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Nowhere in the book is this theme best exemplified than in Henry’s comment to the effect that “because you possess marvelous youth, and the youth is a thing worth having (Wilde, 1908, pp. 29)”. Today’s, both the youthful and the aging would perfectly relate to the book’s character, Dorian Gray, who strongly believed and propagated for perpetual youthfulness.
On the other hand, slaveholders can simply be referred to as those who own slaves. Both the slaveholders and the abolitionist movements were a minority in the mid 19th century America. The main focus of this paper is to highlight the arguments fronted by the two camps, and analysis of the impact to the rest of the world will also be discussed in this paper.
Both novels concern handsome young men. In both novels, there is an embodiment of evil – Mr. Hyde in Dr. Jekyll and Mr. Hyde and Dorian Gray’s portrait in Dorian Gray. There is a dual nature in Dr. Jekyll and Mr. Hyde, and, in Dorian, there is not really a dual nature – Dorian is pretty much all bad, although he often states that he wants to be good – yet there is a dual image.
The author talks of Dorian Gray, a young, enticing and beautiful character with a shallow philosophy and a high self-esteem. Basil Hallward, a friend to the Dorian, designs a portrait of Dorian Gray. When Gray comes across this outstanding picture, he makes a wish that he could maintain his youthful looks as the picture and avoid the aging effects on his beauty.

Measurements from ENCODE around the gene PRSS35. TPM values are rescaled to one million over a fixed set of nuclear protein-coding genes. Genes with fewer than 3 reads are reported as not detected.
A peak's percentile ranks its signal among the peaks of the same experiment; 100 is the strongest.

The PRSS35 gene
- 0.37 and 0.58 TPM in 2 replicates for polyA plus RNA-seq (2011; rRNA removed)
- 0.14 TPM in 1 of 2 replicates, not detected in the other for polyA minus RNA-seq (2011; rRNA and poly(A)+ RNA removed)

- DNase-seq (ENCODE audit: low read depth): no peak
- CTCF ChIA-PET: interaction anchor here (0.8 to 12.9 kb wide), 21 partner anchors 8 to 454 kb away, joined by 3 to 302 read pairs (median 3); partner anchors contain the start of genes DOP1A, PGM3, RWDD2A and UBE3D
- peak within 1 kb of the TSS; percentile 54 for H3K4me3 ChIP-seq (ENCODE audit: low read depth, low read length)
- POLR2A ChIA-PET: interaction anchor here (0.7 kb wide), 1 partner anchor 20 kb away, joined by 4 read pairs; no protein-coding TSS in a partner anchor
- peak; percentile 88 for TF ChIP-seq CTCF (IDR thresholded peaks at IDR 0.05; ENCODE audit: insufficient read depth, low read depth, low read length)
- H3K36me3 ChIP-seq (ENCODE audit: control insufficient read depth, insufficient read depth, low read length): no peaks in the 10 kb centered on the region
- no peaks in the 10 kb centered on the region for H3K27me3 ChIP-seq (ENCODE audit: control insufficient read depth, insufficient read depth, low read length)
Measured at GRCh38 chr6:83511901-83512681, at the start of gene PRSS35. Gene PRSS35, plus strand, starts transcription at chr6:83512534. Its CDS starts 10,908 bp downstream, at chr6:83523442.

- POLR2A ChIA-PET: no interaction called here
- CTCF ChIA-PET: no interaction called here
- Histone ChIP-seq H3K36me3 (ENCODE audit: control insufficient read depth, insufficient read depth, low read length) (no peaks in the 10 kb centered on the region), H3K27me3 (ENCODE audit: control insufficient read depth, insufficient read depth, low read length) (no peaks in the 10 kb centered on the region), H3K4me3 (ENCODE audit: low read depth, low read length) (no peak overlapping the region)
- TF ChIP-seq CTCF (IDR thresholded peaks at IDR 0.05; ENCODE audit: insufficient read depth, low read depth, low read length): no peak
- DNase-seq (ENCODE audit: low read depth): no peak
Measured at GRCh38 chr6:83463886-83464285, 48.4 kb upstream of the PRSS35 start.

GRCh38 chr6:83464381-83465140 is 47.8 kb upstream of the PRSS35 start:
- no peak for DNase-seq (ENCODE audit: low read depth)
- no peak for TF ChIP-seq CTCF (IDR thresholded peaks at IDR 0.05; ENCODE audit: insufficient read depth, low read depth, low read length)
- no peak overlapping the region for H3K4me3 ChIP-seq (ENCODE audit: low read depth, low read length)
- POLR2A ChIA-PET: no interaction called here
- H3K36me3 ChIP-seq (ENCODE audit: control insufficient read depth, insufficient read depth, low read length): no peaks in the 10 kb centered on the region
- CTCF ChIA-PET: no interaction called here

However, this novel proves that external appearances do not reflect what's inside a man. While Dorian himself appears to all as ageless and gorgeous, his actions are horrifying and scandalous. With every bad choice, his soul becomes more and more twisted, and the painting, hidden away in his attic under a tapestry, grows uglier and more demented.
Who killed Dorian Gray Would even Dorian wish to lay the blame on the Picture that he hides in a dark room because it mercilessly records the blemishes of his character on its exquisitely painted surface The Picture actually warns him when it reflects in a sneer all the iniquity of his first act of cruelty-his selfish rejection of Sibyl Vane.
This essay also discusses Frankenstein (1818) or the Modern Prometheus which is a novel written by a British author Mary Shelly. The novel has arguably spawned a complete genre of horror stories and scientific fiction. Early critics greeted the novel with praise and disdain. There are more differences between the movie and the book than there are similarities.
He is willing to sell his soul to get everlasting beauty and youth. He himself declares, “Yes, there is nothing in the whole world I would not give! I would give my soul for that!”. In the very first meeting in the
This essay analyzes that Dorian’s sense of morality can be explored through his relationship with Lord Henry Wotton. It is on a fateful situation that Basil Hallward, an expert artist who painted Dorian’s portrait, introduces him to Lord Henry. In Lord Henry, we can identify an elegant, witty and intelligent individual.